Monthly Archives: April 2015

CSUN Student Wins $50 Gift Card to Barnes & Noble

CSUN Student Julie Hong

CSUN Student Julie Hong

Congratulations to CSUN student Julie Hong on winning the National Library Week raffle! The Oviatt Library celebrated National Library Week, April 13-18, 2015. Our programming honored library staff and encouraged students to read. More than 300 students entered the raffle which asked students to name their favorite book. Julie’s favorite book is American Born Chinese by Gene Luen Yang. The raffle was offered in conjunction with the Oviatt Library’s Favorite Books Display which featured our staff’s favorite “picks.” Students were able to browse our staff picks and check them out. Congratulations again to Julie!      – Coleen Martin

 

Research Therapy: Controversial Topics

Welcome back to another session of Research Therapy. This session is all about researching controversial topics.

Are vaccines safe enough? Should there be more gun control? Does government surveillance conflict with privacy?

As a student, you might be assigned a writing prompt in which you are asked to write about a controversial issue, or a “hot” topic. Once you have chosen a topic, this type of assignment requires you to include outside knowledge in addition to your own interpretation and opinion. Knowledge about your chosen topic can be found almost everywhere, but remember the different types of sources: books, newspapers or magazines, and public information on the Internet. In this tutorial, we introduce three academic databases that can help you find reliable sources for a writing assignment on a controversial issue.

Why does this matter?

As a consumer of information, it serves you to be well aware from where you’re obtaining your news—that is, what sources are you accessing to feed you information. A “hot” topic is controversial because the issue must be socially complicated, must have more than one point of view, and probably stirs debates among people with opposing opinions. Due to the controversy, the media and sources that report on the current events of a social issue have difficulty reporting information that is completely objective—that is, without a subtle bias, political beliefs, or commercial interests. Since it’s almost unrealistic for journalism and the media to report information without some degree of media bias, you should think and reflect about how accurate and fair the sources are presenting you with news. If we measure the objectivity of the source by how accurate and fair that source presents information, then we can learn about the many sides of an issue and its opposing points of view.

How do we distinguish between objective and unreliable sources?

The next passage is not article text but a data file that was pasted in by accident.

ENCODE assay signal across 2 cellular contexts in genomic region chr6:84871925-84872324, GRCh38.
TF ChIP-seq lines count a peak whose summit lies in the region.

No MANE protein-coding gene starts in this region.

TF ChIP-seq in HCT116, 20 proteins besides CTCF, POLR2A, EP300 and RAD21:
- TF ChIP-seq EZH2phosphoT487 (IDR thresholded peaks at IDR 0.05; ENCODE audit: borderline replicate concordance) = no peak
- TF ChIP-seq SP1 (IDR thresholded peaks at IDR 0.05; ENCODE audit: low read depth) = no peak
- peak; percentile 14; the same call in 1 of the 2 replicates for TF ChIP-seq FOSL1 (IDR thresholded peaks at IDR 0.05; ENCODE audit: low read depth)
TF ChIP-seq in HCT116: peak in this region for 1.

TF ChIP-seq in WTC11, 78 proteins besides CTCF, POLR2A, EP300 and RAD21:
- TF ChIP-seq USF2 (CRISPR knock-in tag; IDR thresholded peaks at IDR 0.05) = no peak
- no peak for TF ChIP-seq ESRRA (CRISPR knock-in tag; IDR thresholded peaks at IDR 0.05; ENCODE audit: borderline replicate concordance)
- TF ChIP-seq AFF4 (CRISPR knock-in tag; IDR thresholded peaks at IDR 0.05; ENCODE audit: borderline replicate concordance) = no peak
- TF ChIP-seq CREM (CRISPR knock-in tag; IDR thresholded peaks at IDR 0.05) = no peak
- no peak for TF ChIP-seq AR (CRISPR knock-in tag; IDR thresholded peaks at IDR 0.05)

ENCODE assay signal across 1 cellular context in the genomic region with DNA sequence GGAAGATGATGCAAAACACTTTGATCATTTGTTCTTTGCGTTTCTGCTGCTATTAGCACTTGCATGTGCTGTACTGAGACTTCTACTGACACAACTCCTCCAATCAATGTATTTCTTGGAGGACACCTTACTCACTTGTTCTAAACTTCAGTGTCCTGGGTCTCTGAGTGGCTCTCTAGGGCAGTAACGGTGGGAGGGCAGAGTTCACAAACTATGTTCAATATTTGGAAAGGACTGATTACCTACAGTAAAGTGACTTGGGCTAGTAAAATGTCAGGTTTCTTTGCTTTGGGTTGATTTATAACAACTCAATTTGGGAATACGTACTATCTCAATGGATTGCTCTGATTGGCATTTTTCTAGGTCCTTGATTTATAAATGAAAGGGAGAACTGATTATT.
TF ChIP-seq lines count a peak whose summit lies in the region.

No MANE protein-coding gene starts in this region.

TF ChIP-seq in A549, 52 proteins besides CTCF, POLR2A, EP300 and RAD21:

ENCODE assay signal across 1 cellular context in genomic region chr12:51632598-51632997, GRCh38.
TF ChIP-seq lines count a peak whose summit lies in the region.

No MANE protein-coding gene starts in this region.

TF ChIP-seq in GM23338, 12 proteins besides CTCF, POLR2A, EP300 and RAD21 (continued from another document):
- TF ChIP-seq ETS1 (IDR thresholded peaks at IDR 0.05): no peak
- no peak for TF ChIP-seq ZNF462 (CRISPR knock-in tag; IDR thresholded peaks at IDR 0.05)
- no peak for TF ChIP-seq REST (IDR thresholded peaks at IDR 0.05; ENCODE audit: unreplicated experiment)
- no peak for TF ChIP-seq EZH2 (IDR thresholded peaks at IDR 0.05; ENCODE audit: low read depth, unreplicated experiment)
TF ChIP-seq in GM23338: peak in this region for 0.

Just because a news source is opinionated or espouses a possible agenda—like a political leaning or corporate backing—that does not mean it is unreliable. But sources that show multiple views and allow rebuttals to their own stated opinions are more likely to provide a well-rounded examination of current events and social issues. As a researcher, you should try to find those type of sources—so that even if you’re writing about your interpretation of an issue, your viewpoint will present opinions that are well supported and aware of all the other points of view.

Links to databases featured in videos:

Opposing Viewpoints in Context
Gale Virtual Reference Library
CQ Researcher

 -Mario Macias

Celebrate National Library Week with the Oviatt

Oviatt Favorite Books displayThe Oviatt Library has several activities and offerings planned to celebrate National Library Week, April 12-18, 2015. To start, overdue fines will be forgiven for current CSUN students with overdue books. Simply bring your overdue items to the Guest Services Desk in the lobby, and someone there will assist you in removing your fines. Please see our National Library Week page for more details as some restrictions apply. Also, please be sure to visit the Oviatt Library’s Favorite Book display in the Learning Commons. Oviatt Library staff members have selected their all-time favorite books. You will be able to see what we are reading and have the opportunity to check out one of these titles as the books are on display. While you are looking over our favorite books, make sure you enter the drawing for a $50 Barnes & Noble gift card. The drawing is open to all current CSUN students. Finally, “I Love the Oviatt” temporary tattoos will be available in the Library lobby on Mon., April 13 and Tues., April 14 from 12-1 p.m. Please join us for the fun!

– Coleen Martin